In this "Two Minute Fly Tying" tutorial, I wanted to share an effective pattern that is equally quick to tie, the Hot Belly Pheasant Tail. In this version, I have opted to remove the legs, and instead pull out sections of the thorax with velcro, thereby creating the impression of legs on the nymph. Have fun tying this pattern, and don't be afraid to vary the thorax with other dubbing; the "hot belly" is intended as a hot spot, and the possibilities are endless
Featured in this fly tying tutorial is the "Improved" Pheasant Tail nymph, which is a classic in the fly fishing world. Using the word "improved" is where I tread softly because Frank Sawyer's original is a tough pattern to revise. With that said, in the video I substitute Coq de Leon as the tailing fibers for two reasons. First, the material is extremely durable and resistant to tearing. Second, the mottling featured on Coq de Leon is excellent, and very representational of mayfly nymphs. Please feel free to comment on this pattern and share any modifications that you have made to improve the original Pheasant Tail.
The Walt's Worm is a pattern that has led to MANY variations...and here's another! Join me in this video as I share the Walt's Worm Blowtorch, plus share a story about Mr. Walt Young.
In this video, I feature the Prince Nymph tied quickly for my "Two Minute Tying" playlist. This is a very effective nymph pattern, long considered a "standard" to have in every trout fly box. This is a relatively traditional tie, and you may notice the legs in this pattern slightly cover the white wings.
Being that the Hare's Ear is such a classic and venerable pattern, it's only fitting that applying new styles to it occur more often than not. The Czech-style of nymphing has overtaken many areas of fly flshing, and it's easy to convert the Hare's Ear to that type of a pattern, as shown in the fly tying tutorial.
There are many options that you have with this pattern, and I explore a few during the video. I do want to stress that this is a larger pattern (sizes 8-12) and I fish it in fast water, thus you'll notice that I tie this pattern in the "guide style" with few of those options added on.
When fishing spring creeks (and other streams with water cress), don't forget about the Cress Bug! This fly is effective in many situations, and I primarily recommend fishing it in the riffles as part of a nymph setup. When tying the Cress Bug, be sure to focus on the key characteristics, as mentioned in the video. Have fun with this one, and definitely get it into your box!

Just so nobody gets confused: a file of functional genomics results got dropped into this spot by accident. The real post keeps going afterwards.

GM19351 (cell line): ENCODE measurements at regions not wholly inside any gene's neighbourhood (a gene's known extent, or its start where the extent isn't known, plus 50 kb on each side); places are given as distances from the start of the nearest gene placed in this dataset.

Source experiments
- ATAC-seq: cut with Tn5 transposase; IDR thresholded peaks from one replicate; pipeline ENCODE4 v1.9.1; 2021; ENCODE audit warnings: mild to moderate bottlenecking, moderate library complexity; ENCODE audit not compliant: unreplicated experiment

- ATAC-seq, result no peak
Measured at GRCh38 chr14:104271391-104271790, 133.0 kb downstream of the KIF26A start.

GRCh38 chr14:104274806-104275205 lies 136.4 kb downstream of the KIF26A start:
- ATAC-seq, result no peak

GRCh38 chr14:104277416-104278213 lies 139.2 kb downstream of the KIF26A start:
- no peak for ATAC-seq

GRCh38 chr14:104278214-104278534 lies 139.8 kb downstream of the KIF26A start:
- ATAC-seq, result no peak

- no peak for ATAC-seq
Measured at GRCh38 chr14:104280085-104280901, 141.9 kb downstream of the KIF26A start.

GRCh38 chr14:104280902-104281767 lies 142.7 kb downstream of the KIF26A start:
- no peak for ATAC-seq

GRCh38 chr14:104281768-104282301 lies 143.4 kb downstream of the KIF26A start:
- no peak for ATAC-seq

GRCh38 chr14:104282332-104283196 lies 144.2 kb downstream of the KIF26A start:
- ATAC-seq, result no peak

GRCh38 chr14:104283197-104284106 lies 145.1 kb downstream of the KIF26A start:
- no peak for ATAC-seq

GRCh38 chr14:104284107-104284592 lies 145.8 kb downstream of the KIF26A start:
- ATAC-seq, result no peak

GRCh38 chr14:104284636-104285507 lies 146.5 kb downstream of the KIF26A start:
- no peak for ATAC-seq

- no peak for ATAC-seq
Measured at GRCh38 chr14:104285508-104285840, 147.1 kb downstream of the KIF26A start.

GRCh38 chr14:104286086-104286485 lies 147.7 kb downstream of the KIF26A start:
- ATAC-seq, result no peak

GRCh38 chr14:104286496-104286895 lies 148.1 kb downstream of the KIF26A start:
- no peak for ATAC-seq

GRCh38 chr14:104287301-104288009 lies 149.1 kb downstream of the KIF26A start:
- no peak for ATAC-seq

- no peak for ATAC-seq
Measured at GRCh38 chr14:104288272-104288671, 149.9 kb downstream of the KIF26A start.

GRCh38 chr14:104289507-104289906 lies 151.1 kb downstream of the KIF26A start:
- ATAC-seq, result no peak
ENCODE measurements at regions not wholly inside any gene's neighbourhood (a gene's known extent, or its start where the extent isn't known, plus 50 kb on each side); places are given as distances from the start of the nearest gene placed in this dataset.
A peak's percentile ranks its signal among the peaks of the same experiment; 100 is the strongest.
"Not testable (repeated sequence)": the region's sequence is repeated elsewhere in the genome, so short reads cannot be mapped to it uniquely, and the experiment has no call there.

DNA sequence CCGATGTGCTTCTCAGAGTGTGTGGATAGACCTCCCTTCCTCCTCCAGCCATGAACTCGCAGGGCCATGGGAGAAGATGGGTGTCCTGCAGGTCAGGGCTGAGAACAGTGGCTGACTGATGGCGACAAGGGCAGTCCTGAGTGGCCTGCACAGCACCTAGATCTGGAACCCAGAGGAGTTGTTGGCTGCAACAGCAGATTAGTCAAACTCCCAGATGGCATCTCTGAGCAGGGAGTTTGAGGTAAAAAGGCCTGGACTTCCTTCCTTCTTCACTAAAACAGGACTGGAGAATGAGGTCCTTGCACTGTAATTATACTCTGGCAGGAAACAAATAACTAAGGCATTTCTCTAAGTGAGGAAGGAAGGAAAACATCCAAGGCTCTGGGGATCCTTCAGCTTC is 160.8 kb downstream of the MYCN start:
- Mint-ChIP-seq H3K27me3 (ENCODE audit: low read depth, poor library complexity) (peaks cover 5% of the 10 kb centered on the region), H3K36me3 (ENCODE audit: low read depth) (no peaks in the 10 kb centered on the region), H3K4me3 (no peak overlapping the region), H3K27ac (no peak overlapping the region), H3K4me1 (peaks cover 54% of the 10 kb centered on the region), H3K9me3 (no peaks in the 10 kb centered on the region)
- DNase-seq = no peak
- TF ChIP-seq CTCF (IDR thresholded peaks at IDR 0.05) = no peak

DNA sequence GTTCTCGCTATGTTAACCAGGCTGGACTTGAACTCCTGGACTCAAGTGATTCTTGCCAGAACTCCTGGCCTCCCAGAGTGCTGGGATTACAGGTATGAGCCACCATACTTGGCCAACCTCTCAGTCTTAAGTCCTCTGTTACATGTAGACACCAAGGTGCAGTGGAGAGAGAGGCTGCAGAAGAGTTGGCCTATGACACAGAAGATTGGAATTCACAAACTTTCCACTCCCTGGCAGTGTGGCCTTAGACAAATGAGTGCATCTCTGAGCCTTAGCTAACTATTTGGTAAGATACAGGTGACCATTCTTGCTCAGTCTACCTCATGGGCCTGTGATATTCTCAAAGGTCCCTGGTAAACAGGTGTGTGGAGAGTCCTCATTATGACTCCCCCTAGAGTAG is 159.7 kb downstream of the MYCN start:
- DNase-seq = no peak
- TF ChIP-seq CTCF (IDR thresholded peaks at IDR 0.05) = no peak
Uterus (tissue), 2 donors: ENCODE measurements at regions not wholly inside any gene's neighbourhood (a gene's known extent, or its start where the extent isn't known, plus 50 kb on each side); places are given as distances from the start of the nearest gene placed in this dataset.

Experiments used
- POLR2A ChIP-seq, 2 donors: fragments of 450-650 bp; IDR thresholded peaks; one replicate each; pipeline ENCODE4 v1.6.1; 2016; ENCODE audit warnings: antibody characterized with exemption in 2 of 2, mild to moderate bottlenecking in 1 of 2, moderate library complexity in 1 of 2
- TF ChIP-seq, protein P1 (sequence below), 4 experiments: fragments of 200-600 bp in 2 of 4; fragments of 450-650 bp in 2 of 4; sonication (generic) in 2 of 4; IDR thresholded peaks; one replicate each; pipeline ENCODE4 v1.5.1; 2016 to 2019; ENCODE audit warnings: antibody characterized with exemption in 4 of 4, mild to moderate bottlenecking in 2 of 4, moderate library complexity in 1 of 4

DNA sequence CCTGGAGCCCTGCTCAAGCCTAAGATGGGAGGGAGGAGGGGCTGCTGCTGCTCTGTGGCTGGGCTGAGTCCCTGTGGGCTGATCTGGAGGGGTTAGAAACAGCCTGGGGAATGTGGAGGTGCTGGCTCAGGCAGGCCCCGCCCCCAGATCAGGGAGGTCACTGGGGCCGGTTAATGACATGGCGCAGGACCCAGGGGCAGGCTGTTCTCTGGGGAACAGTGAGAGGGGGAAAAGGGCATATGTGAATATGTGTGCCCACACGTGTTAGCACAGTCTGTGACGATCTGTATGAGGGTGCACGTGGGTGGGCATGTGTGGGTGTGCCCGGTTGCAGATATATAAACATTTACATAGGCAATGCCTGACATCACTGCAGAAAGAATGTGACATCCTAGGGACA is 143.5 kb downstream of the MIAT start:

This fly tying tutorial features George Daniel's Czech Catnip, a fly commonly used as the "anchor" for those familiar with Czech Nymphing. The anchor fly is the heaviest fly placed on the setup, and this one works great for it bc of both its weight and ability to attract fish. This is a no-nonsense fly, plus relatively simple to tie, and I encourage you to add some of these to your fly box.
Being that the main material (Micro Polar Chenille) comes in a variety of colors, this pattern can be varied quite easily. I made a slight variation to the original pattern by substituting UV Chartreuse Polar Chenille in place of the original Olive, and I believe this change helps to make the fly more of an attractor-type in waters especially for trout, steelhead, salmon, and grayling.
For this fly tying tutorial, I chose a pattern that represents a caddis pupa and emerger, John Anderson's Bird of Prey Caddis. This fly consists of just a few simple materials, but as you'll see, all of them are considered some of the best to use in fly tying. I do vary this pattern slightly from the original, but kept the most critical components to ensure its effectiveness. I recommend this pattern for intermediate fly tyers, though those at an "upper beginner" level will be able to complete this fly with a little practice.
During this fly tying tutorial, a very simple and effective fly is discussed, the Mercury Cased Caddis. This fly, a variation of Pat Dorsey's original, is one that does an excellent job of imitating caddisflies in their cases, and is extremely simple to tie. This is definitely a pattern that falls into the "Guide Fly" category due to these reasons, and one to have in your box if you fish waters with caddis during April through June.